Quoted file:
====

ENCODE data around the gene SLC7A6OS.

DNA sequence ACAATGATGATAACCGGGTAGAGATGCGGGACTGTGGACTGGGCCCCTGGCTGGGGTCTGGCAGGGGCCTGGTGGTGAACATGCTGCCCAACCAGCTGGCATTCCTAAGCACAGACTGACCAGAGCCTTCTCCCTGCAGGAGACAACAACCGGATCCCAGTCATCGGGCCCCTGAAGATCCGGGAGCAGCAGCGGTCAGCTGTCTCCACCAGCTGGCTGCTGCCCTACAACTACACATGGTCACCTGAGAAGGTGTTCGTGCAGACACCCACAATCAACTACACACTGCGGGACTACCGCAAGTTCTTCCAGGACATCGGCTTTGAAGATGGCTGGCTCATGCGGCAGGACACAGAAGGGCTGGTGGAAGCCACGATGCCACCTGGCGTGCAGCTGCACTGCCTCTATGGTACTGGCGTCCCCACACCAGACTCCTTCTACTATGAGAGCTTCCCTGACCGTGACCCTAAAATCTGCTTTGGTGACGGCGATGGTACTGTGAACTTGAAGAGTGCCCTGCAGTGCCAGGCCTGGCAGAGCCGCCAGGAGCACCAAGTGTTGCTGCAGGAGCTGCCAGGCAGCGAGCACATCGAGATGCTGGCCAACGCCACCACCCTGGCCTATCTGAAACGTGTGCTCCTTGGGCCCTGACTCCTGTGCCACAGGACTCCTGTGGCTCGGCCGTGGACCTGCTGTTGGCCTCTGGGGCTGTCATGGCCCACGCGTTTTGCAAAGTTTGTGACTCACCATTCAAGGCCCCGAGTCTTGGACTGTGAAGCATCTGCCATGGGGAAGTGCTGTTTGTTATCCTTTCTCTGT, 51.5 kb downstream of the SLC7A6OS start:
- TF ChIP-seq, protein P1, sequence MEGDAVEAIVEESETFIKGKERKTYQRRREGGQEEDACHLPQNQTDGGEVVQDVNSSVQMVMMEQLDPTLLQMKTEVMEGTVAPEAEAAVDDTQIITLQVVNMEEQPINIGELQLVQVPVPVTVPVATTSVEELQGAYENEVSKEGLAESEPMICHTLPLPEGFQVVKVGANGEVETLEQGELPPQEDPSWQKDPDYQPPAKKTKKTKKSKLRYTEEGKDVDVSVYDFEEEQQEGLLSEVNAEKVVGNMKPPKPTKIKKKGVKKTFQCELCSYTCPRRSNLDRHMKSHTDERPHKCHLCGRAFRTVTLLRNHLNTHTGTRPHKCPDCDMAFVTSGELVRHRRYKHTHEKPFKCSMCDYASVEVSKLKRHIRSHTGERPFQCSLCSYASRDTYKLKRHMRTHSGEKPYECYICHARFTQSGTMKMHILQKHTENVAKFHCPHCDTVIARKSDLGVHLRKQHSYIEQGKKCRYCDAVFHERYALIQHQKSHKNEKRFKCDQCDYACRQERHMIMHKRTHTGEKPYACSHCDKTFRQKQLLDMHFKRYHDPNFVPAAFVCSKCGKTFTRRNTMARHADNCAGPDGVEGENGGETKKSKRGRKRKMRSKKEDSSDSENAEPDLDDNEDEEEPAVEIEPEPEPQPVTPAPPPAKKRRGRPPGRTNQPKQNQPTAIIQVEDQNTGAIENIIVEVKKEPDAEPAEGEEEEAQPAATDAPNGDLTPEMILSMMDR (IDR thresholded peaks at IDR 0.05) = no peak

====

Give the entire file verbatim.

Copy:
ENCODE data around the gene SLC7A6OS.

DNA sequence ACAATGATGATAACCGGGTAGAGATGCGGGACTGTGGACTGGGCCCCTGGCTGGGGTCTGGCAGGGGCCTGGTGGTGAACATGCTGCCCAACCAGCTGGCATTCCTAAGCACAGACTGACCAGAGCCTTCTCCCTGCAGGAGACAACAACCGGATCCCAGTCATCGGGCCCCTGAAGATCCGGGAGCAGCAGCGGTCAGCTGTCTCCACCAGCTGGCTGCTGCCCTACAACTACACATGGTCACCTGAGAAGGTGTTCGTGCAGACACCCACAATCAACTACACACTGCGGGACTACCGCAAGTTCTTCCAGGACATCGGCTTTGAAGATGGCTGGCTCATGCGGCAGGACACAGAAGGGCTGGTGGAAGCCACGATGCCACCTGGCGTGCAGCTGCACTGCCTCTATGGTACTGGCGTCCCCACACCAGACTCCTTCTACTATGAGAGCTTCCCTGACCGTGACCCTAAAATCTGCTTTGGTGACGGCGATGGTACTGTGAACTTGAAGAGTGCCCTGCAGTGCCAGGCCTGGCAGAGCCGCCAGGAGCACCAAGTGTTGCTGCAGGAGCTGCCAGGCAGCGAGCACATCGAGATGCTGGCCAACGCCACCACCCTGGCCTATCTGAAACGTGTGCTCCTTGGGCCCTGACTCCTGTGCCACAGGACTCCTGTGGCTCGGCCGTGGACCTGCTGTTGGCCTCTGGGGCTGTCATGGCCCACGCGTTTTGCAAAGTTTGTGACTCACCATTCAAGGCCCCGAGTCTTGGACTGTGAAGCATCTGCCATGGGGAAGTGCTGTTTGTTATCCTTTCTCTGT, 51.5 kb downstream of the SLC7A6OS start:
- TF ChIP-seq, protein P1, sequence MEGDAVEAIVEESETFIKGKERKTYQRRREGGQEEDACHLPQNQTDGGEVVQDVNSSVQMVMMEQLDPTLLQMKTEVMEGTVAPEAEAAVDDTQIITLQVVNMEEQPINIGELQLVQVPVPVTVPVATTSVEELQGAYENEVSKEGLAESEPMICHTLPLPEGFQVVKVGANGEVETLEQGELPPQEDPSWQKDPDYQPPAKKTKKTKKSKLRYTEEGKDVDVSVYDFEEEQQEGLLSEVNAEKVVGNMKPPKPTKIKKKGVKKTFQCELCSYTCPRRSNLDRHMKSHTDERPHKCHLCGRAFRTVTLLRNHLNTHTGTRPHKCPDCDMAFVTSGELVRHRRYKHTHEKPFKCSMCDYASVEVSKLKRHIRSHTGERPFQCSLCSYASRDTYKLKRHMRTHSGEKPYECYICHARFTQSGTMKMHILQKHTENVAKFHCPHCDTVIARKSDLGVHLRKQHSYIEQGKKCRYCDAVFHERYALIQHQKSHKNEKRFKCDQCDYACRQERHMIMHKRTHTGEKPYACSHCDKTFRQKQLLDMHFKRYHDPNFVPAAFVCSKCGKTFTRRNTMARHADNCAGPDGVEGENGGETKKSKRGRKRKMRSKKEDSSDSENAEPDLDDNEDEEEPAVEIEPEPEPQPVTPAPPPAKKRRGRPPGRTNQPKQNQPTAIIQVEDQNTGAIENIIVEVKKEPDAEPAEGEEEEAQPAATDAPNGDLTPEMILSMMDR (IDR thresholded peaks at IDR 0.05) = no peak